traced back to Israel's easing of the blockade it imposed on Gaza in 2007.

To circumvent the blockade, Palestinians built hundreds of underground
tunnels crisscrossing the Gaza-Egypt border to bring in scarce consumer
goods, as well as weapons. But after Israel started letting in more consumer
goods a year ago, tunnels were freed up to bring in materials that remained
severely restricted - such as raw construction materials.

The prices of raw materials dropped, sparking a flurry of construction. Some
150 of Gaza's estimated 700 tunnels are solely used for raw materials, said
two tunnel traders who requested anonymity because they dodge Hamas taxes.

Some 120 tons of raw materials are typically hauled daily through a single
tunnel, they said. The rush of new building materials pushed down concrete
from a blockade high of 900 dollars a ton to 157 dollars. Gravel was 990
dollars, now it's 28 dollars .

Restrictions on exports and imports make some construction projects,
including factories, unfeasible. Investors are instead undertaking projects
that target domestic consumers, such as the al-Andulusia mall that opened in
July.

The 4 million dollar, three-story shopping center, is a humble operation by
global standards. It has a large supermarket and an assortment of clothing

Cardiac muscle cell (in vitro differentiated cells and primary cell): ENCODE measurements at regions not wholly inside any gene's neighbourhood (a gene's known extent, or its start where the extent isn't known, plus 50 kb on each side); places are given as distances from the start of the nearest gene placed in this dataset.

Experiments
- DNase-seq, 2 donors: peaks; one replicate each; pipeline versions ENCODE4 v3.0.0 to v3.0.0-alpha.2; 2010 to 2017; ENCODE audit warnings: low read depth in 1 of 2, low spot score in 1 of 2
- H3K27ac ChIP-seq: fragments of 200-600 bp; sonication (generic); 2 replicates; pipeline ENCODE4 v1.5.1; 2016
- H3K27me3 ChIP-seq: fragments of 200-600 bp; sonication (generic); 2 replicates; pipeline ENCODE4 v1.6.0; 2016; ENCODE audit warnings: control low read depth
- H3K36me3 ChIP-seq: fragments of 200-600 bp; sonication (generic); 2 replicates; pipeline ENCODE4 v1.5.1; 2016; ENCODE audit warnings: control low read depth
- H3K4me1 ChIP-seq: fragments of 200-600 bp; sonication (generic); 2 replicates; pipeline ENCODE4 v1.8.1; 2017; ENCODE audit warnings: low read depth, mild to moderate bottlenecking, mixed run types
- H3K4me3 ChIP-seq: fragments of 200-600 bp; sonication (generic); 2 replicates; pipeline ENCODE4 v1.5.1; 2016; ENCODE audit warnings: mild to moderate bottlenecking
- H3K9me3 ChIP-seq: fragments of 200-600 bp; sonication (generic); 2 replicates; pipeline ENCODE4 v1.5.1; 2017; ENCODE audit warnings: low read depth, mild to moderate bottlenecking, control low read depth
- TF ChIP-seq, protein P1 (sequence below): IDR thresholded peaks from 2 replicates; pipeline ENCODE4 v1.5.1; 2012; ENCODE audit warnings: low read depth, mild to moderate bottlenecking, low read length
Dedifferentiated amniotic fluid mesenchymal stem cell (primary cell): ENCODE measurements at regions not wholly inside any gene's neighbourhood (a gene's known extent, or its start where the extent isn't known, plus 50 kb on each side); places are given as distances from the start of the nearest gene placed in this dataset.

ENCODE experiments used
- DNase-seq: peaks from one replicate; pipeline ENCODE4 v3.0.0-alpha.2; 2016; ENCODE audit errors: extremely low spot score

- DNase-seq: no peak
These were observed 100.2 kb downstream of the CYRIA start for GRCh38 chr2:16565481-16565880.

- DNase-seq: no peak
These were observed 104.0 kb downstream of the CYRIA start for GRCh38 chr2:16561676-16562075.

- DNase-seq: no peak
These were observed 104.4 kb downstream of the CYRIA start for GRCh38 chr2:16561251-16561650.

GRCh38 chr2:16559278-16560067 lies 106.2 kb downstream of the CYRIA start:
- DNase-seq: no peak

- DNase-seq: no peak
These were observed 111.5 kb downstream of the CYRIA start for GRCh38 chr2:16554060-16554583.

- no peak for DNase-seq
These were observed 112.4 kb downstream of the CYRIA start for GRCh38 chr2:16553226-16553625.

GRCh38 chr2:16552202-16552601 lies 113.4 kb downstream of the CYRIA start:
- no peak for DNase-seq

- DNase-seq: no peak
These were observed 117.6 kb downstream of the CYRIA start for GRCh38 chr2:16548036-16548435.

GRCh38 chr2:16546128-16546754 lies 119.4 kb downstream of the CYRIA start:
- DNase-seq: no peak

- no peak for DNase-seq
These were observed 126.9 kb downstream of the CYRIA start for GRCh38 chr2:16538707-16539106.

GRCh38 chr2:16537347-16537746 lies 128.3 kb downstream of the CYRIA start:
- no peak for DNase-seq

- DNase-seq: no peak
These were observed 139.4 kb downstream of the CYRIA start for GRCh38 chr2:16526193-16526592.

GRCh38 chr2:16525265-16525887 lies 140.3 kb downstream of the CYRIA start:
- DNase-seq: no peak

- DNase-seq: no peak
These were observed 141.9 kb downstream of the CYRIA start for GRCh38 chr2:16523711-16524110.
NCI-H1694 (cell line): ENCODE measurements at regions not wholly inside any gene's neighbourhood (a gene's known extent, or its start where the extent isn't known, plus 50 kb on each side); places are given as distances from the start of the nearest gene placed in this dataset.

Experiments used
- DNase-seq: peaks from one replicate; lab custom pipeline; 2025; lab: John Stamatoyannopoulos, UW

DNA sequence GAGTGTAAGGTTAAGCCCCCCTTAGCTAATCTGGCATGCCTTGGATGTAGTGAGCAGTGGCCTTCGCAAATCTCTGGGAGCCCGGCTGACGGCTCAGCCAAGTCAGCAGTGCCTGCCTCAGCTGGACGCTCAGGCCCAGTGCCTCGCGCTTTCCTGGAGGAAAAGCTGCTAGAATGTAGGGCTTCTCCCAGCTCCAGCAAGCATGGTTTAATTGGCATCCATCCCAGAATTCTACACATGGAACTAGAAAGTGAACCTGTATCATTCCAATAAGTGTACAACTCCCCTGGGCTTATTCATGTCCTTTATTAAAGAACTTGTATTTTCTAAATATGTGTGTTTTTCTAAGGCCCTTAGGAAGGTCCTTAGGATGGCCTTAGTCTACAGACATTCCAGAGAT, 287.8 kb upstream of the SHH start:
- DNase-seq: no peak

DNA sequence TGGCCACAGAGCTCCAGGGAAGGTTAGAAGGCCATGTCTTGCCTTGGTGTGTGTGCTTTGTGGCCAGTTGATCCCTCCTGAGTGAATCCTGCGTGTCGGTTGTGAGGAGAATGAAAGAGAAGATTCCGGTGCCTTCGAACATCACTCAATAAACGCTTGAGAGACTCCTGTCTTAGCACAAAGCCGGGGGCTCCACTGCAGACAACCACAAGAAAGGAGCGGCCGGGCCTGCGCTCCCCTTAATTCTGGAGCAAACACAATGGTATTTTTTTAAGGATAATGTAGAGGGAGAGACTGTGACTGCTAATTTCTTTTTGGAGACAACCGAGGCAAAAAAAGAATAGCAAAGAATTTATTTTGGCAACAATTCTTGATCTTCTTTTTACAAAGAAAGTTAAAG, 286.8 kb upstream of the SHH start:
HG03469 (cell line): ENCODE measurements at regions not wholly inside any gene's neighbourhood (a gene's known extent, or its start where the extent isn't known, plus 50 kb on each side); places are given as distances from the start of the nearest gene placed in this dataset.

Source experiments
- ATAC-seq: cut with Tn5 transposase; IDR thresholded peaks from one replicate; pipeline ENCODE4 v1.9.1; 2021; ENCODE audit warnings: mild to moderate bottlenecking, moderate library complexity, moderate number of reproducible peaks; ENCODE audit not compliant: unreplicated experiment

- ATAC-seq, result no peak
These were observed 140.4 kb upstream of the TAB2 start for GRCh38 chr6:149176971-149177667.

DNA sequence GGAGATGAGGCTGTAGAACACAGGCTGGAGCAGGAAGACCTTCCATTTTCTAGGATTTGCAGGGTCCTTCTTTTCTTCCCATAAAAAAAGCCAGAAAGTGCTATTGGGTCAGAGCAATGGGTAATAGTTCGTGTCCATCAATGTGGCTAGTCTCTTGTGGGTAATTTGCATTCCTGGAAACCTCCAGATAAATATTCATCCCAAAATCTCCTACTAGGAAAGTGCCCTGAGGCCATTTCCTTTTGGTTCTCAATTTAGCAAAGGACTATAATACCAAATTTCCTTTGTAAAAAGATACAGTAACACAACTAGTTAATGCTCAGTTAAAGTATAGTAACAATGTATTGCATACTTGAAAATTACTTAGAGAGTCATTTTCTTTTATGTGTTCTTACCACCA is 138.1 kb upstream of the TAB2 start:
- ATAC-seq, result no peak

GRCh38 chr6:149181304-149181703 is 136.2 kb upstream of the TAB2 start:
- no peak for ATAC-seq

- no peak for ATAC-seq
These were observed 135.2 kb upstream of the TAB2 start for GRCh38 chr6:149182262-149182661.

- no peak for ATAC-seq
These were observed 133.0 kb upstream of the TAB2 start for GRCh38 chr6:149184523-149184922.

and shoe shops. The third floor - a future cinema - hasn't opened yet.

For many Gazans, whose lives have stalled in fighting and the blockade, the
novelty is apparent. On a recent visit to the al-Andalusia mall, two women
clutched the escalator's rubber grip, giggling and shrieking as they rode up
to the second floor. Another woman stared at the escalator in fright, unsure
how to get on.

At another newly constructed area, parents sip coffee as their children play
on swings at a specially built private play garden. A series of small,
beachside bungalows in Gaza City hug the shore where the well-off can spend
summer days. Cafes and gift shops line the summer getaway. White tents are
strewn on the sand. Entrance costs about 3 dollars a person, unaffordable
for most large Gaza families.